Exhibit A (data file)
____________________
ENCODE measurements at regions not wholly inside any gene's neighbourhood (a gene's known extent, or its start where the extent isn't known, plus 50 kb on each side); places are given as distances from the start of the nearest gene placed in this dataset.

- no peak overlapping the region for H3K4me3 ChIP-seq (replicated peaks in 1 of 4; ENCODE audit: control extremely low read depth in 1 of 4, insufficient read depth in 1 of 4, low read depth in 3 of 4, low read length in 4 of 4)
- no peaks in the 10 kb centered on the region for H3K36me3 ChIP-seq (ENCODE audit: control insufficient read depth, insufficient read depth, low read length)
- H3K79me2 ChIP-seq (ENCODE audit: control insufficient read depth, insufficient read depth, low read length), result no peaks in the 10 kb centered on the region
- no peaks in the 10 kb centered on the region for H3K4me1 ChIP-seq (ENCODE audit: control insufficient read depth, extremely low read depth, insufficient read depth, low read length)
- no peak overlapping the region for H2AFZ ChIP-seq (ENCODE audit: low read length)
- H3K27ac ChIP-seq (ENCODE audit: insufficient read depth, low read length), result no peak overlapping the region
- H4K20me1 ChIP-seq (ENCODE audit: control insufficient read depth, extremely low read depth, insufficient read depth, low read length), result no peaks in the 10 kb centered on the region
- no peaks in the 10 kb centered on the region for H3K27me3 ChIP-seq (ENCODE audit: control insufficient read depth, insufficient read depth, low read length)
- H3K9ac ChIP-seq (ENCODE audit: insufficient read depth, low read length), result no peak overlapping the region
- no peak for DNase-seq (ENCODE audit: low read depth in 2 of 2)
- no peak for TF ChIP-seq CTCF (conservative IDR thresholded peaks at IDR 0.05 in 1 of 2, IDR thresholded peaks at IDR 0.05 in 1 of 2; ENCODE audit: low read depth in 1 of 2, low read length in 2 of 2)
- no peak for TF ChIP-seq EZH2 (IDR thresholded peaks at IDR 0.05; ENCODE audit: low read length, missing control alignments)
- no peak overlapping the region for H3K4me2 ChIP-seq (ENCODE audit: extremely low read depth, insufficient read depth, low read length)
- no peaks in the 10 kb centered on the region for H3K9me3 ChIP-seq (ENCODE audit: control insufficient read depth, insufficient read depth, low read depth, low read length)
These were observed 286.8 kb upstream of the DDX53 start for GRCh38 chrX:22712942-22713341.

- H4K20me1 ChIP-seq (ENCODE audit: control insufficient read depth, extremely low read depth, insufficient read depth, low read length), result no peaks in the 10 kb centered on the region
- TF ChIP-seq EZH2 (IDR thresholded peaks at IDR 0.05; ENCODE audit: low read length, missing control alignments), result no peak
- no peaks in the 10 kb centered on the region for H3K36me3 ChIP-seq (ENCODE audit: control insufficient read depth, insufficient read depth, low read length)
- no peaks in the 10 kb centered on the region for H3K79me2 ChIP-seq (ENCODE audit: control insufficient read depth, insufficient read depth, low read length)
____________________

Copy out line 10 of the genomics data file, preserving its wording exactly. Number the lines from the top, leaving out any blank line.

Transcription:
- H3K9ac ChIP-seq (ENCODE audit: insufficient read depth, low read length), result no peak overlapping the region